The Michigan Board of State Canvassers failed to come to a consensus on whether or not to include an abortion rights amendment to the state Constitution on the November ballot.

The vote was deadlocked 2-2 along partisan lines, with the Democrats in favor and the Republicans voting to leave it off.

In this case, the provision will not make it to the ballot. The sponsor of the amendment, Reproductive Freedom for All, has asked the Michigan Supreme Court to take action, claiming that the Board of State Canvassers should be ordered to qualify the petition to comply with Michigan’s election laws. They also asked for a decision by September 7, which is two days before the ballot is finalized.

The board’s role is normally procedural and acknowledges that a proposed measure received the 450,000 signatures needed. The amendment’s advocates were able to collect nearly double that number at 700,000 signatures. The support indicated by the signatures reflects Michigan polling, in which legal abortion is widely supported in the state.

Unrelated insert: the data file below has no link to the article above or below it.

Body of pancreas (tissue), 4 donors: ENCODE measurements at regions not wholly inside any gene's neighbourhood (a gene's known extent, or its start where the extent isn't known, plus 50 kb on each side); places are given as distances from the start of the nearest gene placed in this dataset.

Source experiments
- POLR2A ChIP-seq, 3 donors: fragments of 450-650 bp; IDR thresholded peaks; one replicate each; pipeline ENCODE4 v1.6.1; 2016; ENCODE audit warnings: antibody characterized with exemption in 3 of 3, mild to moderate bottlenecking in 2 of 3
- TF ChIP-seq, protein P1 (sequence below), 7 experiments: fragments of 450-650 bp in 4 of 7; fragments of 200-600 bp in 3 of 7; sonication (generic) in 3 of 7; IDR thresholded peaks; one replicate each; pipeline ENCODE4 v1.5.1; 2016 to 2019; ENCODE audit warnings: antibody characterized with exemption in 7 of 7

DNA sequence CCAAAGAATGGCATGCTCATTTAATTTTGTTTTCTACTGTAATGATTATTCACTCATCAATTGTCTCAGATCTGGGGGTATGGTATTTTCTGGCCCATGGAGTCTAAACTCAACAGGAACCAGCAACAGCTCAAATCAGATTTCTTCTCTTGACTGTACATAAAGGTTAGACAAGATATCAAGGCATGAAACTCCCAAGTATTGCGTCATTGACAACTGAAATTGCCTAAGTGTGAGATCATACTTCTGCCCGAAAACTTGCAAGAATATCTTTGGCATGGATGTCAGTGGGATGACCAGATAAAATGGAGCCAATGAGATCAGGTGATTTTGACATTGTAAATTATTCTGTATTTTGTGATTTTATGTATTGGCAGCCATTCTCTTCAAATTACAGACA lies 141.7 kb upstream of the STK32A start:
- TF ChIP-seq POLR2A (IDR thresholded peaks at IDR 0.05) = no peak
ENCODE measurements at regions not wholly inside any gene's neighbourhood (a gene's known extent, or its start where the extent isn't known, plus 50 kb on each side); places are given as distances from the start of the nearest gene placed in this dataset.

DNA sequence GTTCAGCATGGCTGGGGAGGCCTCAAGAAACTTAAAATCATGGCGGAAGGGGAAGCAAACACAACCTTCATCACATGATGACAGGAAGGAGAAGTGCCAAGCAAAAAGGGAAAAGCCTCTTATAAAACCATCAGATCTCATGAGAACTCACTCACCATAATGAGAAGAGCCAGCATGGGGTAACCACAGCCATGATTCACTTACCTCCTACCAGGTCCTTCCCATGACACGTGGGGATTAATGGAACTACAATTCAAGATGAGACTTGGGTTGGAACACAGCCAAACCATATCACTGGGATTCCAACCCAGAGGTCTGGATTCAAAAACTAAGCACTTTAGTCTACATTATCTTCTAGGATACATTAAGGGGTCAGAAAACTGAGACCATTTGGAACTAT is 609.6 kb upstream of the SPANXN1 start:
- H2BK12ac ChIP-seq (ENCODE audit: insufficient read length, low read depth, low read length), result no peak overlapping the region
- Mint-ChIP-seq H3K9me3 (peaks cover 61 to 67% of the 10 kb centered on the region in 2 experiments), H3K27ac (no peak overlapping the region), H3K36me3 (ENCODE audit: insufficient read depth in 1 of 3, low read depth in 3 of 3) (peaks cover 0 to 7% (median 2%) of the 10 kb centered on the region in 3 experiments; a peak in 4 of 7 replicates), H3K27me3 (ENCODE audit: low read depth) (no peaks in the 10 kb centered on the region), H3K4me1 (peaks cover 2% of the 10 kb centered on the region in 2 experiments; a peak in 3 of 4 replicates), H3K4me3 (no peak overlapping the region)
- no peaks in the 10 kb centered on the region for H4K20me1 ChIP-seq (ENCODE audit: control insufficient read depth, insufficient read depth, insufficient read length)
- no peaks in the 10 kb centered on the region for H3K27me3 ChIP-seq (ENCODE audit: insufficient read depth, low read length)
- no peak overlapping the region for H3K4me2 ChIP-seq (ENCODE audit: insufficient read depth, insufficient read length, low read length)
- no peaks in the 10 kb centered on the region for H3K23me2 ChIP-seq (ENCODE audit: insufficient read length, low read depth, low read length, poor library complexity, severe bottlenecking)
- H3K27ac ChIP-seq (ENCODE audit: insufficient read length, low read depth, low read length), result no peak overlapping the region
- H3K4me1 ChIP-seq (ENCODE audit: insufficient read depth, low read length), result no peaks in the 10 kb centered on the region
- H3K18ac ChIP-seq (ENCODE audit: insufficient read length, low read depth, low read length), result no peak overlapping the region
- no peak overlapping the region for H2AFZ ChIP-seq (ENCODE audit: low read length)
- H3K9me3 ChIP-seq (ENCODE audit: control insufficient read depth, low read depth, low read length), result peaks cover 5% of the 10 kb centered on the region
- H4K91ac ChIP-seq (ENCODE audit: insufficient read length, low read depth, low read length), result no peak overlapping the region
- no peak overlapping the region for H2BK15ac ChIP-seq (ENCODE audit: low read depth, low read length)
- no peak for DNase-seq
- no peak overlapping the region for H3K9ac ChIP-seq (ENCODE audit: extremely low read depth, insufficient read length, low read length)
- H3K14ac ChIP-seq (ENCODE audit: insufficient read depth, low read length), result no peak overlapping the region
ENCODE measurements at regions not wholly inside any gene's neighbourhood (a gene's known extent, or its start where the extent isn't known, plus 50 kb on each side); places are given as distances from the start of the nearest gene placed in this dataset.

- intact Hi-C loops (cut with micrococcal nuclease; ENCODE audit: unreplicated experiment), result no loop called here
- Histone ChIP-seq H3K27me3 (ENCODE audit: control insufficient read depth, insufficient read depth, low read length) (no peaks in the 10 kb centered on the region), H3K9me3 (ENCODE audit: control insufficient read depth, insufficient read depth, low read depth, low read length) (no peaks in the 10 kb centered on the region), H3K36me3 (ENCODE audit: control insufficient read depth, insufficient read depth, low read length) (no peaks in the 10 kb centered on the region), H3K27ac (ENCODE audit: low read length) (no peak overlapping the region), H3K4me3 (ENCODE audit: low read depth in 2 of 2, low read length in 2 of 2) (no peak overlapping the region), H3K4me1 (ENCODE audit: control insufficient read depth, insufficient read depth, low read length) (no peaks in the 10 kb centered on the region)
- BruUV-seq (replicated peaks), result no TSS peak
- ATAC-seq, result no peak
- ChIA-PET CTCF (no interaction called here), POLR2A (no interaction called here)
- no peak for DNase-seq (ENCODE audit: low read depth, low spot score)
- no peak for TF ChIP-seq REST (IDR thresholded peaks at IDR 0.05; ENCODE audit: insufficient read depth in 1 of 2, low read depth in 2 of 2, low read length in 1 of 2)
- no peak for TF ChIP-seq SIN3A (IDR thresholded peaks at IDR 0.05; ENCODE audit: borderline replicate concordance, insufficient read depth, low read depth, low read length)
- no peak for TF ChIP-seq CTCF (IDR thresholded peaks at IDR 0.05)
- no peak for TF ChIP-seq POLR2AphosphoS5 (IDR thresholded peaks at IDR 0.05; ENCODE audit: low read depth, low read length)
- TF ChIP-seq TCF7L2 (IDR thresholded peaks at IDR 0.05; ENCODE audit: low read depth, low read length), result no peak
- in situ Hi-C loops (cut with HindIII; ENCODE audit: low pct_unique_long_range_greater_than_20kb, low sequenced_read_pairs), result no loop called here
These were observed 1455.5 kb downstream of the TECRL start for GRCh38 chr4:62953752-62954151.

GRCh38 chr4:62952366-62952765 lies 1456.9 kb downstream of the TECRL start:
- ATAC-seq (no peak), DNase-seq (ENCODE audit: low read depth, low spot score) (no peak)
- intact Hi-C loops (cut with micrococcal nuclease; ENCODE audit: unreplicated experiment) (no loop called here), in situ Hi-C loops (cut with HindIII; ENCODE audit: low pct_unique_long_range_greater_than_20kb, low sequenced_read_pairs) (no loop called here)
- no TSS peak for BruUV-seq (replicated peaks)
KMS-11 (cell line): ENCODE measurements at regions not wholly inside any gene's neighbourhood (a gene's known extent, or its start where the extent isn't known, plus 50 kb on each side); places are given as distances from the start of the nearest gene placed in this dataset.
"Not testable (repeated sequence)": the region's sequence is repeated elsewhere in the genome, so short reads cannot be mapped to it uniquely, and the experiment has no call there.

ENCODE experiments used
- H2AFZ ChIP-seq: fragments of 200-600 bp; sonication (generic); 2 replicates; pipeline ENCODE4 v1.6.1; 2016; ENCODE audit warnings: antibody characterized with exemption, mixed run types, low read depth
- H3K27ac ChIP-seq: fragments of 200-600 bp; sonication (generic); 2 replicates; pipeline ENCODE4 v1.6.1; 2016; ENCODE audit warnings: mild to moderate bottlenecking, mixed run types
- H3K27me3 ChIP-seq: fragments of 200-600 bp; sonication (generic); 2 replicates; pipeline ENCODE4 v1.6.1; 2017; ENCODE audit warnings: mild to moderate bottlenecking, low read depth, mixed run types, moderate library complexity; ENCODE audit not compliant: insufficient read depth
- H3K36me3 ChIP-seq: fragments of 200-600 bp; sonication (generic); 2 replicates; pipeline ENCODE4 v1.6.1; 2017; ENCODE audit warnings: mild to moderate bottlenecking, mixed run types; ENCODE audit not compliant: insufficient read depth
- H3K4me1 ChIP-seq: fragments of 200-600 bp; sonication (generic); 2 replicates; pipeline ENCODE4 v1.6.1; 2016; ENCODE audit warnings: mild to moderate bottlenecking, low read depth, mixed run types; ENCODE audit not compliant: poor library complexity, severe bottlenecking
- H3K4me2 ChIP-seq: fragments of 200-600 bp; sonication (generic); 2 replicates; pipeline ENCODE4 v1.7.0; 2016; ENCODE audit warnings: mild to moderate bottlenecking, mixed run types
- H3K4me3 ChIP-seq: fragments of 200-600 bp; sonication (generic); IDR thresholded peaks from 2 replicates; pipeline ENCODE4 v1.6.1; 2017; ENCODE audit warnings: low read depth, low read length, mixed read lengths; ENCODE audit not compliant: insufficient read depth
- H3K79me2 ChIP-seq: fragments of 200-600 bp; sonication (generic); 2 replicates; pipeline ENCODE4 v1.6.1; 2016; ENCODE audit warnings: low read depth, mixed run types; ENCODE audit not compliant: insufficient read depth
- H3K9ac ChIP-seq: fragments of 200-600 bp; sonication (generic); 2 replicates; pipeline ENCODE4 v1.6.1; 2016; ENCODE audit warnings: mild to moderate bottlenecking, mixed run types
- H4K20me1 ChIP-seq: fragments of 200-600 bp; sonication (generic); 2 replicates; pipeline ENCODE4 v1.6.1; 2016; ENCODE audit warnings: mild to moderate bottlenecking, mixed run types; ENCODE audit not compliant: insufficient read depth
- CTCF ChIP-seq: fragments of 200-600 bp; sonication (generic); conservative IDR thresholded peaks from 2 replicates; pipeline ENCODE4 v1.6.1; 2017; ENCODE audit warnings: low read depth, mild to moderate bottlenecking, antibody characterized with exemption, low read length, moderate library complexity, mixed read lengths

The measure was rejected by the two Republicans over a formatting error.

Since the Supreme Court overturned Roe v. Wade, which returned the right to decide on abortion rights to each individual state, in June, many states are set to offer voters a choice in November.

In August, Kansas provided the first vote on abortion laws with nearly 60% of voters defeating an amendment to the Kansas Constitution that would have eliminated the constitutional right to abortion by a large margin. The result of the vote surprised political pundits as the outcome was unexpected for a state that President Donald Trump won by almost 20 percentage points over President Joe Biden two years ago.

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